Saturday, March 17, 2007

Extensional science

A theme in Quine's writing is that proper languages for the austere purposes of science should be extensional. At one point, if memory serves, he says that if propositional attitude predicates must be intensional, so much the worse for them. They aren't needed in a proper science anyway. Similarly for dispositions. They are good shorthand, but they are modal notions, which are intensional, and so disposable in a proper extensional language of science. Where did this idea originate? I don't remember any arguments in Quine to the effect that scientific predicates are extensional. Is this an idea that can be traced back to the Vienna Circle or someone before then? Davidson picks it up and uses it to argue for some analysis of causation [edit: in "Causal Relations."]. Someone (name escapes me and I can't find the articl [edit: Crane and Mellor's "There is No Question of Physicalism."]) responds to Davidson by arguing that causation is actually an intensional notion [edit: and other intensional contexts appear in physics, e.g. probability]. So, why would one think that scientific notions are essentially extensional anyway? If dispositional properties and counterfactuals or other modal notions are involved in scientific theories, then one wouldn't think that scientific theories are extensional. No idea really.

Wednesday, March 14, 2007

Inference and pragmatics, again

[This post is rather speculative and the waters may get a little choppy. Please be gentle.] It occurred to me that there are some further consequences to the criticism of Brandom that MacFarlane puts forward. In his Locke Lectures "Between Doing and Saying" (BDS), Brandom talks about some of the consequences of inference as a kind of doing. In particular, he highlights the relationship between the conditional and inference, the former saying what one does in the latter. This idea is generalized to a discussion of what expressive tools one needs to be able to say explicitly what is left implicit in practice. This a theme from Making It Explicit (MIE) that sees a formal working through in BDS.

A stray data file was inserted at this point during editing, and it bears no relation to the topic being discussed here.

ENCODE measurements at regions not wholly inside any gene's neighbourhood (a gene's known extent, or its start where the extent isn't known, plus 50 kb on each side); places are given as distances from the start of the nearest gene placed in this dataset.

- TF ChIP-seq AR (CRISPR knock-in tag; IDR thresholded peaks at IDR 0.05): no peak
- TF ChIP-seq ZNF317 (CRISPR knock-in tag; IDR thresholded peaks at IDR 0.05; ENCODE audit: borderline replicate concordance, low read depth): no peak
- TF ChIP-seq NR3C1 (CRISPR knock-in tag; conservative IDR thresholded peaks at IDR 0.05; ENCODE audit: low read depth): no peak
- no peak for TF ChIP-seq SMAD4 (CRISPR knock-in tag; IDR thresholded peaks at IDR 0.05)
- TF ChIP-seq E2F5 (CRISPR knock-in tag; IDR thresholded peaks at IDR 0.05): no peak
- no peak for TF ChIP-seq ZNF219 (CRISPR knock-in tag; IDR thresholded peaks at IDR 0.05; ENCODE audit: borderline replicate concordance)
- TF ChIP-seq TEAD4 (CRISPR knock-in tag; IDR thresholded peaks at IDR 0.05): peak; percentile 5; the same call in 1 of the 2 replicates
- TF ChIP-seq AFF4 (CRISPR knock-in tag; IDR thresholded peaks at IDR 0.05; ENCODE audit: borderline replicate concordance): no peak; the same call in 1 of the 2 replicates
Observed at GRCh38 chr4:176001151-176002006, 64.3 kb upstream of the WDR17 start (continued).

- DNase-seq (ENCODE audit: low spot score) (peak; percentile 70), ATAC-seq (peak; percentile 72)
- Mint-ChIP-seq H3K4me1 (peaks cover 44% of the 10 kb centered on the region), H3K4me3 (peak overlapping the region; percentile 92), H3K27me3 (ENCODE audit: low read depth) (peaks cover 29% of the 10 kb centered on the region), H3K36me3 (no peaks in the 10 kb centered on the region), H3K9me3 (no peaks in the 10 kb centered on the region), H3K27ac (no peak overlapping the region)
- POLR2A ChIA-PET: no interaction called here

It has been too long since I read either BDS or MIE, and I only read each once through so some (lots) of the details are getting fuzzy. But, the role of score-keeping is toned down in BDS. The emphasis is placed on the deployment of different vocabularies to express what is done in practice. This is tightly connected to inference, but if MacFarlane is right then the inference is not the proper concept to bridge the practice and its semantic expression. That is deontic score-keeping. I don't remember any discussion tying the use of different vocabularies together with deontic score-keeping. That could be an aspect of BDS that needs to be worked out. The role of inference in BDS is a bit different from that of MIE, so MacFarlane's point is not directly applicable. BDS does build on the MIE account though, and inference is the paradigmatic kind of doing in both MIE and BDS. Probably the clearest place at which the semantic role of inference comes into play is when Brandom discusses modal notions and how certain inferences are counterfactually robust.

It seems a little odd that there wasn't any talk (to my memory at least) of the explicitating-explicating (technical Brandomese, left unexplained here; see BDS lectures 1 & 2) role of score-keeping vocabulary, namely commitment and the various kinds of entitlement. I don't think that was mentioned at all, when it is starting to seem to me like it should have been. [edit: I have been corrected in the comments. Brandom does talk about the vocabulary of score-keeping. He says in lecture 4 that it is explicitating-explicating for all vocabularies. That roughly vindicates the intuition behind this paragraph. It also seems to support some of MacFarlane's idea. Tip of my hat to eccecattus for pointing this out.] This could turn into a summer project...

Monday, March 12, 2007

Inference and pragmatics

John MacFarlane's "Pragmatism and Inferentialism" is, in large part, about Brandom's claim that inferring is a kind of doing and how that claim fits into the larger picture of Brandom's project. Brandom also thinks that semantics must answer to pragmatics, that the meaning of a term is its role in a practice. This commitment means that representation can't be one of the semantic primitives since representation is not an action, whereas inference is. Norms and proprieties can be brought to bear on actions and are less naturally brought to bear on states. But, as MacFarlane points out, even if representation isn't an action, asserting is and we can see truth as a norm of assertion. This is not a completely unproblematic response (have there been any in philosophy?), but it is a line that Davidson, who MacFarlane characterizes as a pragmatist in the sense of emphasizing use, takes. Davidson is a pragmatist in this sense since the truth-conditional theories he promotes are tested in the field by how well they allow us to interpret agents as rational beings.